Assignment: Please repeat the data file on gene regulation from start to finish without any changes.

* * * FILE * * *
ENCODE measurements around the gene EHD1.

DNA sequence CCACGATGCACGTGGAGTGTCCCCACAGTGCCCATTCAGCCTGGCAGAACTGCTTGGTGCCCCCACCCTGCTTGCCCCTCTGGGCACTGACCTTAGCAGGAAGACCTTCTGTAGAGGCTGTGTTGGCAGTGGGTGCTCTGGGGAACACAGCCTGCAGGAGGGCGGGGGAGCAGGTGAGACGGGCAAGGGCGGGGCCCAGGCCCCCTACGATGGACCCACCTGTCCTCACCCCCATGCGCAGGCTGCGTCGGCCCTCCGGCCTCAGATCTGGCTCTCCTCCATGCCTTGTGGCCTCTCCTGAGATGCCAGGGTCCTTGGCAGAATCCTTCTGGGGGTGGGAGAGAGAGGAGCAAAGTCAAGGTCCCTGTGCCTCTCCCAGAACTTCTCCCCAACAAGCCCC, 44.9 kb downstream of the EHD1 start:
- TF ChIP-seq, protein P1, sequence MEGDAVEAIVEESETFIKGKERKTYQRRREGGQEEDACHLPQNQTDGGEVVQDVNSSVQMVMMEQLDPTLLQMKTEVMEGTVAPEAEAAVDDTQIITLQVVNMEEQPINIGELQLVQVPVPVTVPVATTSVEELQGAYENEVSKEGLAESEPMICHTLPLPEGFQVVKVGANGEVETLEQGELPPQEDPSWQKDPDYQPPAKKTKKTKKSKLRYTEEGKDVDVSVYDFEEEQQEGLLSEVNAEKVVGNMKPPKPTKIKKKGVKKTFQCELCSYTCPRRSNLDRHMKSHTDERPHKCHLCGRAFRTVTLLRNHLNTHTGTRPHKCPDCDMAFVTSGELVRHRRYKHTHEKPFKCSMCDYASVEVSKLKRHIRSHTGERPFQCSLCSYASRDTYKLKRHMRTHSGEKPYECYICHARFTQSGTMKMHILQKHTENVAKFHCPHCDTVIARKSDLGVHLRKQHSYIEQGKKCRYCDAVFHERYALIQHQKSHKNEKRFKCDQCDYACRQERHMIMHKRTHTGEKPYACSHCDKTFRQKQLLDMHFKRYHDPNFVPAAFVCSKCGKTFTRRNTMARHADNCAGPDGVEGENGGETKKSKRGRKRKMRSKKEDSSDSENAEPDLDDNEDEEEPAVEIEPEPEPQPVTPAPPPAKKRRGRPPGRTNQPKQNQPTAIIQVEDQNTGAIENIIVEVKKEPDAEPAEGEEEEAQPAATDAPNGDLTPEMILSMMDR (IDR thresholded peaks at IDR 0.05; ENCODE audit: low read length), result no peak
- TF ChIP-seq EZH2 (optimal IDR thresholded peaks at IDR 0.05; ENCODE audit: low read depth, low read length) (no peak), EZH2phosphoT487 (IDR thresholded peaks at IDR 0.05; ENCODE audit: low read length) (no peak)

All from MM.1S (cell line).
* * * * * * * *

ENCODE measurements around the gene EHD1.

DNA sequence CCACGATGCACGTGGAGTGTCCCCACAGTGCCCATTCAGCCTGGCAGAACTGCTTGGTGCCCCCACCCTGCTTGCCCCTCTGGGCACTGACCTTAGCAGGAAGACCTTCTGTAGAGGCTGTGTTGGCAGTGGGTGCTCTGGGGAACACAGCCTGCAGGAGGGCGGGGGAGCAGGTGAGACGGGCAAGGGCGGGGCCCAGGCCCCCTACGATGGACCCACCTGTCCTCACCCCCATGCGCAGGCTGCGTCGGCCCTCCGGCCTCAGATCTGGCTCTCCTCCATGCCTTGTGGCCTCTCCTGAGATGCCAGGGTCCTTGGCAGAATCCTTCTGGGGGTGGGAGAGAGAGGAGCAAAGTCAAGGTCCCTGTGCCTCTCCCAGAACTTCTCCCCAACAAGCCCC, 44.9 kb downstream of the EHD1 start:
- TF ChIP-seq, protein P1, sequence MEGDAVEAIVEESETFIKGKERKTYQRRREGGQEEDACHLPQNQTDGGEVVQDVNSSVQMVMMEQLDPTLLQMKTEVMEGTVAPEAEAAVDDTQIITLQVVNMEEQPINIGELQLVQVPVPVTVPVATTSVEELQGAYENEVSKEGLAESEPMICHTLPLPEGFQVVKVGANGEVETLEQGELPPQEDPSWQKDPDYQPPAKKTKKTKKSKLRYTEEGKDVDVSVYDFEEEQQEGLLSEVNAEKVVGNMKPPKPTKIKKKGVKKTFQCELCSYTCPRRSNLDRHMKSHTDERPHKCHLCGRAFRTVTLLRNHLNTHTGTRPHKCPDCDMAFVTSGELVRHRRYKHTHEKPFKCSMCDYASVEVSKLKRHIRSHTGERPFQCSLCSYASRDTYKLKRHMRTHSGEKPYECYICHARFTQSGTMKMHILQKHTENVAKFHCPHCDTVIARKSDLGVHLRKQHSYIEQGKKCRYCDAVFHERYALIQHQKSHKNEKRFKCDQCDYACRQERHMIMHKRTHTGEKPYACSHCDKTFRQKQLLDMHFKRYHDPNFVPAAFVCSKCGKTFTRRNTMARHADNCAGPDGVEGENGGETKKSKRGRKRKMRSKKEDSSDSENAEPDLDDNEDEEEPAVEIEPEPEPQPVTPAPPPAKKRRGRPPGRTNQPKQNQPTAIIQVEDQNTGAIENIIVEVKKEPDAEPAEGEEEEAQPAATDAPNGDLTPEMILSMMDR (IDR thresholded peaks at IDR 0.05; ENCODE audit: low read length), result no peak
- TF ChIP-seq EZH2 (optimal IDR thresholded peaks at IDR 0.05; ENCODE audit: low read depth, low read length) (no peak), EZH2phosphoT487 (IDR thresholded peaks at IDR 0.05; ENCODE audit: low read length) (no peak)

All from MM.1S (cell line).